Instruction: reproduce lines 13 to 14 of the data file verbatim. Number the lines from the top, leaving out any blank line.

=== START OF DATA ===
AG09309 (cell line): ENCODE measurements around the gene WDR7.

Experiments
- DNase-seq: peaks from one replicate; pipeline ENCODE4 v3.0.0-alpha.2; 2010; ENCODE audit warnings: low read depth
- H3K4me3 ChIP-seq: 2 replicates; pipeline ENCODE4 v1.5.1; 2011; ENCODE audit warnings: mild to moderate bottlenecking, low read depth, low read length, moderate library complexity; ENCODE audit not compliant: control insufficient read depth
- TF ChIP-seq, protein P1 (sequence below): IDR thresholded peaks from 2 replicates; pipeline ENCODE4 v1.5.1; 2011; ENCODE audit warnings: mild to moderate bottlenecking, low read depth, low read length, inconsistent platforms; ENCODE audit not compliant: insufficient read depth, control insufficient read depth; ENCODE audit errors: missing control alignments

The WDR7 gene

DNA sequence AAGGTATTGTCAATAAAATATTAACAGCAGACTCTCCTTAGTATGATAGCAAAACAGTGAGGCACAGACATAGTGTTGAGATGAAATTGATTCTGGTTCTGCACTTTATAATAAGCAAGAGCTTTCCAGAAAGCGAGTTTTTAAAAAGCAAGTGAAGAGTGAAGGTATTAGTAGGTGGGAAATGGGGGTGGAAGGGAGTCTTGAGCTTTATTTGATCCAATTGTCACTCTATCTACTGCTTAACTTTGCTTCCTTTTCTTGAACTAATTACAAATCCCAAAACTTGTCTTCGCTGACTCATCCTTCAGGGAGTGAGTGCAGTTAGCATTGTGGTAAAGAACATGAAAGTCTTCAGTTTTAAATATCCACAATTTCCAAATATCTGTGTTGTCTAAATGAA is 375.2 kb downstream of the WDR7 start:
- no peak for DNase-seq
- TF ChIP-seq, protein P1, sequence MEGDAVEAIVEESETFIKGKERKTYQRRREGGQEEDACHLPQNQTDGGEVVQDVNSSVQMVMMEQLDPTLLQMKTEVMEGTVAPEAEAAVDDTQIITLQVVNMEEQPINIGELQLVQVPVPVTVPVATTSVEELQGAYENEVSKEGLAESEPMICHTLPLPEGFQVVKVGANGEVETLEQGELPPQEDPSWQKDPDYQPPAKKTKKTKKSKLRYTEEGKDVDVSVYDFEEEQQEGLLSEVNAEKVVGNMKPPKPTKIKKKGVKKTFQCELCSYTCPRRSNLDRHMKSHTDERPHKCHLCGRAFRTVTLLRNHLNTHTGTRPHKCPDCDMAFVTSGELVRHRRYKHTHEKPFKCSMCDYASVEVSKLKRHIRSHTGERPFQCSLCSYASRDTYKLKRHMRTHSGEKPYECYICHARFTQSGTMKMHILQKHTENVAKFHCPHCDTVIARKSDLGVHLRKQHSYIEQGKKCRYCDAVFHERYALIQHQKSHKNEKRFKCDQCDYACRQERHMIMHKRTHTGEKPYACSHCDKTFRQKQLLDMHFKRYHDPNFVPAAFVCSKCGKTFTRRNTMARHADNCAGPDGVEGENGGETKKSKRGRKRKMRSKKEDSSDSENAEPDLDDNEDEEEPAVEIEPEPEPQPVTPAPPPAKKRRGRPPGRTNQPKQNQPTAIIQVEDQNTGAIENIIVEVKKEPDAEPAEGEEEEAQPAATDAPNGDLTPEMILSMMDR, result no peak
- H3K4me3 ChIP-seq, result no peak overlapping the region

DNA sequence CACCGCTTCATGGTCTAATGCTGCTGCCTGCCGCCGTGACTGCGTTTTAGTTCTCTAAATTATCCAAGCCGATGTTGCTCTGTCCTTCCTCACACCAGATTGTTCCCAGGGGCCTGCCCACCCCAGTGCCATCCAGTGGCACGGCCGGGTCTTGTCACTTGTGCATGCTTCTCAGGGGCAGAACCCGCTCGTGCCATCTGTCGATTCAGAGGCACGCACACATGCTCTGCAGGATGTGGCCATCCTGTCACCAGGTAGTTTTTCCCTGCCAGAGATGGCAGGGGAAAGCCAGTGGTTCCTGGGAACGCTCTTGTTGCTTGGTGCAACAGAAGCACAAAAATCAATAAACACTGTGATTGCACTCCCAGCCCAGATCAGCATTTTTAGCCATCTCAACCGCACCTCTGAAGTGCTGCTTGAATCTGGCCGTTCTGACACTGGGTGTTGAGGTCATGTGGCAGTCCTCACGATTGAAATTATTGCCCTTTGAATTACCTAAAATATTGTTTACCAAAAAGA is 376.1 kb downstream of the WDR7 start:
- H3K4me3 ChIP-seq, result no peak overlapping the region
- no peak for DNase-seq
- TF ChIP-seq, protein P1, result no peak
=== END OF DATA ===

- no peak for DNase-seq
- TF ChIP-seq, protein P1, result no peak